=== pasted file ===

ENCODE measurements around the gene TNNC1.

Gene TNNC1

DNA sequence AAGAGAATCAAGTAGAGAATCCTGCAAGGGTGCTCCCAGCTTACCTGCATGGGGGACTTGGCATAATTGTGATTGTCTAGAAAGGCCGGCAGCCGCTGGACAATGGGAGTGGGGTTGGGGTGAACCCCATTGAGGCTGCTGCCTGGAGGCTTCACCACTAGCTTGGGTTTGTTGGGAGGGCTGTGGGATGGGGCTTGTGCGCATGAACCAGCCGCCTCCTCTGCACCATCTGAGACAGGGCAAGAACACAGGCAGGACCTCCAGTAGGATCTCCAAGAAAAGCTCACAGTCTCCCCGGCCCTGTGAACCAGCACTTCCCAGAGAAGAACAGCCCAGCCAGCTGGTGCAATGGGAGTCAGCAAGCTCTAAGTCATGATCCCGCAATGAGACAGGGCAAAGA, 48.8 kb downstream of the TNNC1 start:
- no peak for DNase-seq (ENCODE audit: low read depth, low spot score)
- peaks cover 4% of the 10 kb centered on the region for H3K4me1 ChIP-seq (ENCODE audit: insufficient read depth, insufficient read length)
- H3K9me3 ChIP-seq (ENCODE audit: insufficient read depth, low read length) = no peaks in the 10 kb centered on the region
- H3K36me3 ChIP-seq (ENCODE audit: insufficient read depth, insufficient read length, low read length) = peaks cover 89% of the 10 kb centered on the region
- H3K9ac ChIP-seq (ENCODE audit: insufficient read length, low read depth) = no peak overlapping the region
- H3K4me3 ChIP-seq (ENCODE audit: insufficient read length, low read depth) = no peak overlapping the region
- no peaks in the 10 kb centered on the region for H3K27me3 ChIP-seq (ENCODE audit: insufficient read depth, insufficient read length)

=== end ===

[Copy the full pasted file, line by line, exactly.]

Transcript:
ENCODE measurements around the gene TNNC1.

Gene TNNC1

DNA sequence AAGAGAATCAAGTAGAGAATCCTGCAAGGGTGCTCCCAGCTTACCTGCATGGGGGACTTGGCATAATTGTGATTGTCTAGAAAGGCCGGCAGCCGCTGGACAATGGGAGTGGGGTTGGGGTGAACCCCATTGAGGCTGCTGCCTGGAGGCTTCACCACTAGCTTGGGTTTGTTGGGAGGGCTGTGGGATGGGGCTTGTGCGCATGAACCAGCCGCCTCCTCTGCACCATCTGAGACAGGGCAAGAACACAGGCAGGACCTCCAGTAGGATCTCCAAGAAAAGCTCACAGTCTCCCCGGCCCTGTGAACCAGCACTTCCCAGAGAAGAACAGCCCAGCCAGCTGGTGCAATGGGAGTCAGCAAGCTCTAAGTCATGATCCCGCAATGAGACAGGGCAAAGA, 48.8 kb downstream of the TNNC1 start:
- no peak for DNase-seq (ENCODE audit: low read depth, low spot score)
- peaks cover 4% of the 10 kb centered on the region for H3K4me1 ChIP-seq (ENCODE audit: insufficient read depth, insufficient read length)
- H3K9me3 ChIP-seq (ENCODE audit: insufficient read depth, low read length) = no peaks in the 10 kb centered on the region
- H3K36me3 ChIP-seq (ENCODE audit: insufficient read depth, insufficient read length, low read length) = peaks cover 89% of the 10 kb centered on the region
- H3K9ac ChIP-seq (ENCODE audit: insufficient read length, low read depth) = no peak overlapping the region
- H3K4me3 ChIP-seq (ENCODE audit: insufficient read length, low read depth) = no peak overlapping the region
- no peaks in the 10 kb centered on the region for H3K27me3 ChIP-seq (ENCODE audit: insufficient read depth, insufficient read length)